Wednesday, February 27, 2013

VII: 7

Chapter 7, Verse 7

"There is nothing, Arjuna,
More fundamental than me.
Upon me, all worlds
Are held like pearls
Strung on a thread."

Sri Aurobindo:

It is the Supreme Nature of Spirit, the infinite, conscious power of Being, which maintains all these phenomenal existences in relation to each other, penetrates them, abides in and supports them and weaves them into the system of its manifestation.  This one supreme power manifests not only in all as the One, but in each as the Jiva, the individual spiritual presence.  It is inherent, One yet variable, the inner power behind all of these surface variations.

This Supreme Nature is not the working of the three Gunas, which are phenomena of quality and not spiritual essence.  The Supreme Nature, Para Prakriti, is a fundamental truth of the becoming, supporting and giving a spiritual and divine significance to all appearances.  The workings of the Gunas are the superficial, unstable becomings of mind, sense, ego and matter.  The Supreme Nature of Spirit is rather the essential, stable, original, intimate power behind the becoming.  The souls, or Jivas, who are involved in the shackled play of the phenomenal qualities are to extricate themselves by resorting to the pure action of their essential quality of Being, Swabhava, by connecting to that higher law of their own Being in which is discovered the will, the power, the dynamic principle and the highest working of the divine nature.

[Both in our active life and our meditative life, we play a game of hide and seek, forgetting and remembering our divine heritage, remembering and forgetting, losing the thread and finding it anew.  If we could re-experience our lives of a couple or a few years ago, I think we'd discover that we're in the remembering mode more often now and were in the forgetting mode more often then.  At least I hope that would be the case.  It's such a gradual process that daily progress is impossible to measure, but when our aim is pure and our enthusiasm strong, progress becomes a foregone conclusion, slow and painstaking though it may be.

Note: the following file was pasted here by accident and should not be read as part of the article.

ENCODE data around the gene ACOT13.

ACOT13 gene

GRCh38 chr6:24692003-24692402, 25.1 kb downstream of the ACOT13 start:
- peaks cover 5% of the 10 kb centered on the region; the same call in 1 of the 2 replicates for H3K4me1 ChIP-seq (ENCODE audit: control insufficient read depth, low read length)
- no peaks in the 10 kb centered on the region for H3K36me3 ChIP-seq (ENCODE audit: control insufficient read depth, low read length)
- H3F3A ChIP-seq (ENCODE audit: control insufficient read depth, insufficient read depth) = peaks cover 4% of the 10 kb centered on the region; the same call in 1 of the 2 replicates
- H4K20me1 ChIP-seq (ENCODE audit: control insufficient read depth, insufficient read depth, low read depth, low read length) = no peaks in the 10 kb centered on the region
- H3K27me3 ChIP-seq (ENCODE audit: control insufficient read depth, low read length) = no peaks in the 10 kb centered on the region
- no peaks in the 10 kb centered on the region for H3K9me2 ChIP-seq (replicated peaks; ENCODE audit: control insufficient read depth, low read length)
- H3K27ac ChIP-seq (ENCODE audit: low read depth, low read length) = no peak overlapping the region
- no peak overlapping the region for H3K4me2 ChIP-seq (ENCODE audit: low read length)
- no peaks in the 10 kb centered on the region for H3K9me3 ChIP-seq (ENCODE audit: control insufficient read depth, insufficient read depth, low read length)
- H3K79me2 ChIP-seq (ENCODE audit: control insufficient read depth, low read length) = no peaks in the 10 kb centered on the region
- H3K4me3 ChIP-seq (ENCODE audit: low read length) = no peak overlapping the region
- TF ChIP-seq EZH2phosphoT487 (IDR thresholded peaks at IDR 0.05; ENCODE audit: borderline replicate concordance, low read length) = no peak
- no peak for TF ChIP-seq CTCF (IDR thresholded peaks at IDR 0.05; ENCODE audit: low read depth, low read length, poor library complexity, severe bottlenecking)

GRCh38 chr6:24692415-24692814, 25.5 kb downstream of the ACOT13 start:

There is a danger in becoming preoccupied with "progress."  Ram Dass addressed it after his stroke:]

I have all kinds of therapies these days: speech therapy, occupational therapy, physical therapy and aquatherapy.  All these therapies call upon me as an ego to try harder.  Don't you want to get better?  Exert your will.  I fight that, because it pegs me as an ego.  The stroke became a playing field for a whole new level of achieving.  How much "progress" has there been?  Can you walk yet?  More gold stars to be won.  In spite of this old conditioning, I've found in myself a peaceful surrender to the karmic unfolding in my life, an unfolding that's like a tree growing or a flower blooming.

[Ram Dass captures the fine line to tread between our enthusiasm and vigor to move forward on the path and that "peaceful surrender to the karmic unfolding."  There is the vibrant dynamic of our efforts on the one hand and the grace of God on the other, as we learn how to ride the wave of that primordial power that is our spiritual nature.]

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